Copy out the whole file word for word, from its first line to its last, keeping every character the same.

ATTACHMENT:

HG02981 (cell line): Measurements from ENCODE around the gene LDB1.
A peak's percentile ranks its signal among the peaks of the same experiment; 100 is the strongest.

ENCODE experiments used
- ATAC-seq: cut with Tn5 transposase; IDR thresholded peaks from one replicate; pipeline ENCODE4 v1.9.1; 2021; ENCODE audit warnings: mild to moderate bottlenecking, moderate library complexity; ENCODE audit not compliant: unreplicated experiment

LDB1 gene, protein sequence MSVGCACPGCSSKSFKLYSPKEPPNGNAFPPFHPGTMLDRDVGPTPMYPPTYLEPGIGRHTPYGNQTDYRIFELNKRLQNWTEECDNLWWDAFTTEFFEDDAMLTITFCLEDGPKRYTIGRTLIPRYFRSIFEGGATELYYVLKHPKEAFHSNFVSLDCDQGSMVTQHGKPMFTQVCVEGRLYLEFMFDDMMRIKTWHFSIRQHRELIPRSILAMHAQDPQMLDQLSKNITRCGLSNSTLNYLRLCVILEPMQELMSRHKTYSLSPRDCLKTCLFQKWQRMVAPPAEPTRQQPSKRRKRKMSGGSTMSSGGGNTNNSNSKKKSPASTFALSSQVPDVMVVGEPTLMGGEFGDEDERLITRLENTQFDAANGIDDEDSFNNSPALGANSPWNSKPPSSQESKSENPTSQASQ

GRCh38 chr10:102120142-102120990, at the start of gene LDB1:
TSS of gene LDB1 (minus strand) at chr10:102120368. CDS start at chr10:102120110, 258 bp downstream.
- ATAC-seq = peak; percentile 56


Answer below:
HG02981 (cell line): Measurements from ENCODE around the gene LDB1.
A peak's percentile ranks its signal among the peaks of the same experiment; 100 is the strongest.

ENCODE experiments used
- ATAC-seq: cut with Tn5 transposase; IDR thresholded peaks from one replicate; pipeline ENCODE4 v1.9.1; 2021; ENCODE audit warnings: mild to moderate bottlenecking, moderate library complexity; ENCODE audit not compliant: unreplicated experiment

LDB1 gene, protein sequence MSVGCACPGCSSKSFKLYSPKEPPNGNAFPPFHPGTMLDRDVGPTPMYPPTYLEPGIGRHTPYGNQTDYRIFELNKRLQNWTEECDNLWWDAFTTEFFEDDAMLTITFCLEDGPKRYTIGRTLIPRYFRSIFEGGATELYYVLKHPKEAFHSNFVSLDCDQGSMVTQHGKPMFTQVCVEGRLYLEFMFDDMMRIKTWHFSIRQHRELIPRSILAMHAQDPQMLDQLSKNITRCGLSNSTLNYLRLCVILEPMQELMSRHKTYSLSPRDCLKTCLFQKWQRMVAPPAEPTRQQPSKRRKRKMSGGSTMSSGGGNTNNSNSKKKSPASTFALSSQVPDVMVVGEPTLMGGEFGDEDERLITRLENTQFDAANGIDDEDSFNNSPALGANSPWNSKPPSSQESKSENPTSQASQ

GRCh38 chr10:102120142-102120990, at the start of gene LDB1:
TSS of gene LDB1 (minus strand) at chr10:102120368. CDS start at chr10:102120110, 258 bp downstream.
- ATAC-seq = peak; percentile 56